If Appium had a Brain
Appium has a brain today — yours. What if these test frameworks had a brain of their own? What if you could ask that little brain to ‘click the search button’ for you. What if you could ask the brain to ‘verify this is the login page’? Oh, and while the brain is doing that go ahead and enter an email and password combination whenever you see the login page. What if the brain was able to do all of this out of the box, and worked on applications it has never seen before? What if Appium had a brain?
Appium and Selenium are the great software test frameworks of the day. They do all the hard work of communicating between the test case logic, and the world’s devices, browsers, and apps. However, they still require humans to hand-craft the method of finding all those elements, because of course, these elements are unique to each application. Test case automation built on these frameworks are dependent on both the cleverness of the test developer and product developer to make sure these elements can be found. These tests need even more cleverness to make sure they can still find the elements if they change slightly in a newer build. Using human brains to define these element selectors is a frustrating, and expensive aspect of writing test cases. What if we gave Appium a brain so, just a like a human, it could find these elements all on its own?
What would such a brain look like? How would it be trained? The brain would need to have ‘eyes’ to see the screen. Having eyes sounds like a simple screenshot, and Appium and can already do that. The brain would also have to be taught what a sign-in button typically looks like. That sounds a lot like how machine learning can be trained to recognize dogs and cats in pictures — but instead millions of pictures of cats and dogs, it needs pictures of buttons and text boxes. So, with a large number of element examples, a brain could be built to find these common elements in applications. A brain such as this could see pictures of the running application and find the elements the humans asked it to find. Seems like a pretty straightforward way to give Appium and a brain.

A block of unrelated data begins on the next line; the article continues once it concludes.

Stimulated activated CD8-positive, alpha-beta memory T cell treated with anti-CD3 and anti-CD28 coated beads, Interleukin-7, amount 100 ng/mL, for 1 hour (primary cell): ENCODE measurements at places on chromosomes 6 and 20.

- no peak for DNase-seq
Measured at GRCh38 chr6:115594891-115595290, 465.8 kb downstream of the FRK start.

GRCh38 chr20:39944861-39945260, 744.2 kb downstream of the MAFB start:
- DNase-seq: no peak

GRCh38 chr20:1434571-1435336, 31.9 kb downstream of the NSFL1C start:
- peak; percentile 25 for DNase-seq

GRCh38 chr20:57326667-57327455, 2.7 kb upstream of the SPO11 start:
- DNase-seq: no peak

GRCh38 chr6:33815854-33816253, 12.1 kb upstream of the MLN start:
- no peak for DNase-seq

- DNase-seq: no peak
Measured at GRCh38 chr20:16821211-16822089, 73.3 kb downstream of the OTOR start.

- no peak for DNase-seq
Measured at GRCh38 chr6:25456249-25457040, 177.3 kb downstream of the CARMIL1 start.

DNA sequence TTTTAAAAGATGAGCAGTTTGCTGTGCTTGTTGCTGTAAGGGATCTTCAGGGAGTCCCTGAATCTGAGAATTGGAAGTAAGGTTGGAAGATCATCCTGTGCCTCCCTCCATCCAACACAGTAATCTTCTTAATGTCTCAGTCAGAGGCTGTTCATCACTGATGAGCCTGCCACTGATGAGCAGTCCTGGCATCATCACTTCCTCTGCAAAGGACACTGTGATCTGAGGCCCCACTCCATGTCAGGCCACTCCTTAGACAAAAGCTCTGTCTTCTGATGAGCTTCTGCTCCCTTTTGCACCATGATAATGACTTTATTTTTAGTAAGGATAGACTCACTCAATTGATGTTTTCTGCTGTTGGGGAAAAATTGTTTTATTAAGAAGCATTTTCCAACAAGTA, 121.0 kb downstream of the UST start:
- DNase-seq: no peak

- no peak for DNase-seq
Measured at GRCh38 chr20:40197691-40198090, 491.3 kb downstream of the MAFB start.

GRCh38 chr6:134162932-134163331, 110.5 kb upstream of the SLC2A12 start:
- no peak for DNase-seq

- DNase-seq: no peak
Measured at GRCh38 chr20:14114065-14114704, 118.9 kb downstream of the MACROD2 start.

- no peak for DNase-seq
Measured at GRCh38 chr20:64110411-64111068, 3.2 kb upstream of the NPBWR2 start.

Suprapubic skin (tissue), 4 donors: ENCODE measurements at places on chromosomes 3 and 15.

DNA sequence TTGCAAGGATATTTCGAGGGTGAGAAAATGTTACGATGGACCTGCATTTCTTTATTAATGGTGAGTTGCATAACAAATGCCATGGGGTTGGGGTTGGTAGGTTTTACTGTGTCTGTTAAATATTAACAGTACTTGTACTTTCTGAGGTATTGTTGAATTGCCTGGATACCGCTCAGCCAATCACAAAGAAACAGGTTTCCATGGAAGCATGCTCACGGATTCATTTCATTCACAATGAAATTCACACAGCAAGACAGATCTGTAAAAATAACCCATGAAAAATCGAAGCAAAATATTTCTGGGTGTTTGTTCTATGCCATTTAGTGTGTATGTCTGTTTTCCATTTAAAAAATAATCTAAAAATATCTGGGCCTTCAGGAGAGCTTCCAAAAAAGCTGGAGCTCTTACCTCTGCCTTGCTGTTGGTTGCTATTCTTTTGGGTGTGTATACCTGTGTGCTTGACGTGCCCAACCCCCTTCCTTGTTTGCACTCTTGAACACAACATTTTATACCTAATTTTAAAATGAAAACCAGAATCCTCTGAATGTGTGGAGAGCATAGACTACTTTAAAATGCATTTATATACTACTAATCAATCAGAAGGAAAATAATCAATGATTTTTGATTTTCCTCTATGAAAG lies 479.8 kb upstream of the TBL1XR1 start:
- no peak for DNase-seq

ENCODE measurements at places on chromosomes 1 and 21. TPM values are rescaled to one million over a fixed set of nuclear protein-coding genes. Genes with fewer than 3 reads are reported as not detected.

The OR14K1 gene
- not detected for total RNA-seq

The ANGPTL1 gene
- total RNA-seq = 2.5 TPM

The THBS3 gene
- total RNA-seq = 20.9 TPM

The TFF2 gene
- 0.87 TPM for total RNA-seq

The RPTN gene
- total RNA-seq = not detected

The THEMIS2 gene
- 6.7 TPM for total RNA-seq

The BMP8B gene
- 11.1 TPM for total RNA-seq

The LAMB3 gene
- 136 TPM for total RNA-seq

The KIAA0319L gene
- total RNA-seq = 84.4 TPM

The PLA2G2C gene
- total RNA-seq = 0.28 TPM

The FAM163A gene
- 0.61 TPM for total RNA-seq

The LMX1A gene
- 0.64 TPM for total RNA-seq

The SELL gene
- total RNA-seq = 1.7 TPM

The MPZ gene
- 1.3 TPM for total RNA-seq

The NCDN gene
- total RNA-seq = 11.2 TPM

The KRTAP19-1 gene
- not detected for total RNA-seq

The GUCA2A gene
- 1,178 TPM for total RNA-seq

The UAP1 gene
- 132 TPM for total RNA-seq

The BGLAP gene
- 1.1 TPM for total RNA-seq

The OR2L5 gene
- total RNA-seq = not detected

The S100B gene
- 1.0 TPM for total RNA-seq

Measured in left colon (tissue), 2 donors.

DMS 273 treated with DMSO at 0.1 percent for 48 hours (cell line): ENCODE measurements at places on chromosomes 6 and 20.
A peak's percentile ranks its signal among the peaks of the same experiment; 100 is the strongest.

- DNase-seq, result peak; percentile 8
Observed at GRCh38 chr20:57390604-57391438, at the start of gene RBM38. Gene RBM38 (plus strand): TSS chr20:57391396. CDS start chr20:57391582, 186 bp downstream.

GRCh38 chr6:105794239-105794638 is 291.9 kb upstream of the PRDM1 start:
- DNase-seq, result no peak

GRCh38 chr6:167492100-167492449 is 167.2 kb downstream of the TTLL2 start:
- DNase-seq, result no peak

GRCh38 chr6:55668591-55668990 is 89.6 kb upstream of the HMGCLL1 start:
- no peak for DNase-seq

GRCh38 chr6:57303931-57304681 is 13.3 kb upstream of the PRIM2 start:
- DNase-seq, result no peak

What if the brain was trained on a large number of common labels? Well, the brain could find the most exciting elements in any application.
How would the test author (Human, for now), ask such a brain to find something? Appium and already has an API for finding elements in the application. Today, APIs need to be told the IDs, CSS selectors, or XPaths for the elements (see http://appium.io/docs/en/writing-running-appium/finding-elements/). What if there was simpler a way to add a new AI-based locator strategy to the existing ‘findElement()’ function? Without such a brain, humans have to figure out those CSS selectors, or XPaths, for example:
If Appium had a brain, perhaps the API calls could be:
How would a human test automation engineer’s work change with the addition of brains to Appium? Humans would be happy to be freed from the tedious work of finding all those element IDs, CSS, Selectors. These hypothetical future-humans could also stop arguing with developers to add all of those magic IDs to the app. They could also spend less time debugging their test code when these IDs, CSS Selectors, and XPaths in the product change. Humans would likely be a bit happier and have more time for test and code design.
What if this new brain was a bit slower than the hard-coded approach to finding elements? Test engineers would quickly learn to trade a little speed during execution for faster test authoring, and less maintenance. What if this new brain was faster?
How would such a brain be added to Appium? There are several straightforward approaches, from less invasive, to total integration. On the lighter side, a quick additional import to existing test code could overload the existing Appium and API bindings to add these new AI-based features. You could also imagine all this just being built directly into Appium. Much of Appium’s value lies in that that they are open source projects, so it is likely that the training data and training systems for such a brain would also be open sourced. If the data and training were open sourced — anyone would improve upon them. Anyone could add new elements for the AI to train on and recognize. Even Kaggle (https://www.kaggle.com/) competitions could be held in the community to build better brains in online competitions. You could imagine much of the work of software test automation becoming an open, reusable, collaborative exercise in Machine Learning.
What if every Appium and test engineer could leverage machine learning in their projects with a more straightforward API call? Would Appium engineers now be ‘machine learning engineers’ and get a corresponding pay increase? :)
How would test frameworks other than Appium and get a brain too? They’d likely get similar brain functionality with a similar extension of their element finding methods. What if every test framework had a brain? The same brain?
How soon could Appium have a brain? Perhaps an existing team working on such a brain could open source reference implementation. Perhaps a little work could happen to extend the Appium and frameworks to allow for pluggable brains. It seems it’s is just a matter of time.
What if Appium had a brain?
— Jason Arbon, CEO at test.ai